We see the same purpose determining point after point in the plan of salvation. Some he elects to life; others he leaves under merited judgment, “choosing to show his wrath and make his power known. . . to make the riches of his glory known to the objects of his mercy (Romans 9:22ff NIV). He chooses to make up the bulk of his church from the riff-raff of the world—persons who are “foolish

weak.. . base. . . despised.” Why? “That no flesh should glory in His presence. . . . that, as it is written, ‘He who glories, let him glory in the LORD” (1 Corinthians 1:29-31 NKJV). Why does God not root indwelling sin out of his saints in the first moment of their Christian life, as he will do the moment they die? Why, instead, does he carry on their sanctification with a painful slowness so that all their lives they are troubled by sin and never reach the perfection they desire? Why is it his custom to give them a hard passage through this world?

     The answer is again that he does all this for his glory—to expose to us our own weakness and impotence so that we may learn to depend upon his grace and the limitless resources of his saving power. “We have this treasure in earthen vessels,” wrote Paul, “that the excellency of the power may be of God, and not of us” (2 Corinthians 4:7 KJV). Once for all, let us rid our minds of the idea that things are as they are because God cannot help it. God “worketh all things after the counsel of his own will” (Ephesians 1:11 KJV), and all things are as they are because God has chosen that they should be, and the reason for his choice in every case is his glory.


     Let us now define what godliness is. We can say at once that it is not simply a matter of externals but a matter of the heart; and it is not a natural growth, but a supernatural gift; and it is found only in those who have admitted their sin, who have sought and found Christ, who have been born again, who have repented. But this is only to circumscribe and locate godliness. Our question is: What essentially is godliness? Here is the answer: It is the quality of life that exists in those who seek to glorify God.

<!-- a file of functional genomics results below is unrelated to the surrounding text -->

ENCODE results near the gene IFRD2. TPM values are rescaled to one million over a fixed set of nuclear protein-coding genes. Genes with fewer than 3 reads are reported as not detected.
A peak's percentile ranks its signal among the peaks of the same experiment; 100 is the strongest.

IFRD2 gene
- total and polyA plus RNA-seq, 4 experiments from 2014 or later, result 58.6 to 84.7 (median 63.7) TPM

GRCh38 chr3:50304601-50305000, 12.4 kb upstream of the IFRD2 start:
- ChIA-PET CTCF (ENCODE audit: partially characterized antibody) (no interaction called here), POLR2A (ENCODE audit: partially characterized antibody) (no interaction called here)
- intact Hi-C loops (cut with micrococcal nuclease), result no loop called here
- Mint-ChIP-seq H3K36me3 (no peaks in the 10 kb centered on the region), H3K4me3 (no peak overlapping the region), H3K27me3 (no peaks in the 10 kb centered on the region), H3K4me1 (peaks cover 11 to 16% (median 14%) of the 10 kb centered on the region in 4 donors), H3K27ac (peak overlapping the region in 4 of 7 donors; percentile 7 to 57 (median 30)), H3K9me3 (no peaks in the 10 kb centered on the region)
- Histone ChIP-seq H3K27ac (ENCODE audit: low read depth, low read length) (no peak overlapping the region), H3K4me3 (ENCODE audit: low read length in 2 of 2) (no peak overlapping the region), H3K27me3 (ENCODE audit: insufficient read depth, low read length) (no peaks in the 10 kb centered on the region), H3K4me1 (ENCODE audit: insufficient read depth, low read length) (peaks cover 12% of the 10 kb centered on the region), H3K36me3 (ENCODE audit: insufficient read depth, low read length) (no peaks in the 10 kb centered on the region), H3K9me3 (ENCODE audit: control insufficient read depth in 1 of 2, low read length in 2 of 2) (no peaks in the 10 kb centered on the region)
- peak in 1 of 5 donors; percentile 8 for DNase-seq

The godly person does not object to the thought that one’s highest vocation is to be a means to God’s glory. Rather, he or she finds it a source of great satisfaction and contentment. His ambition is to follow the great formula in which Paul summed up the practice of Christianity—”glorify God in your body . . . Whether therefore ye eat, or drink, or whatsoever ye do, do all to the glory of God” (1 Corinthians 6:20 KJV; 10:31 NIV). The dearest wish of the godly is to exalt God with all that they are, in all that they do. They follow in the footsteps of Jesus their Lord, who affirmed to his Father at the end of his life here: “I have glorified thee on the earth” (John 17:4 Kjv),and who told the Jews: “I honor my Father. . .I seek not mine own glory” (John 8:4Qff. KJV). They think of themselves in the manner of George Whitefield the evangelist, who said: “Let the name of Whitefield perish, so long as God is glorified.”

            Like God himself, the godly are supremely jealous that God, and only God, should be honored. This jealousy is a part of the image of God in which they have been renewed. There is now a doxology written on their hearts, and they are never so truly themselves as when they are praising God for the glorious things that God has already done and pleading with him to glorify himself yet further. We may say that it is by their prayers that they are known—to God, if not to men. “What a man is alone on his knees before God,” said Robert Murray M’Cheyne, “that he is, and no more.”

     In this case, however, we should say, “and no less.” For secret prayer is the veritable mainspring of the godly person’s life. When we speak of prayer, we are not referring to the prim, proper, stereotyped, self-regarding formalities that sometimes pass for the real thing. The godly do not play at prayer. Their hearts are in it. Prayer to them is their chief work. Their prayer is consistently the expression of their strongest and most constant desire—“Be thou exalted, LORD, in thine own strength. Be thou exalted, 0 God, above the heavens. . . . Father, glorify thy name. . . . Hallowed be thy name” (Psalm 21:13; Psalm 57:5; John 12:28; Matthew 6:9 KJV). By this God knows his saints, and by this we may know ourselves. (26-34)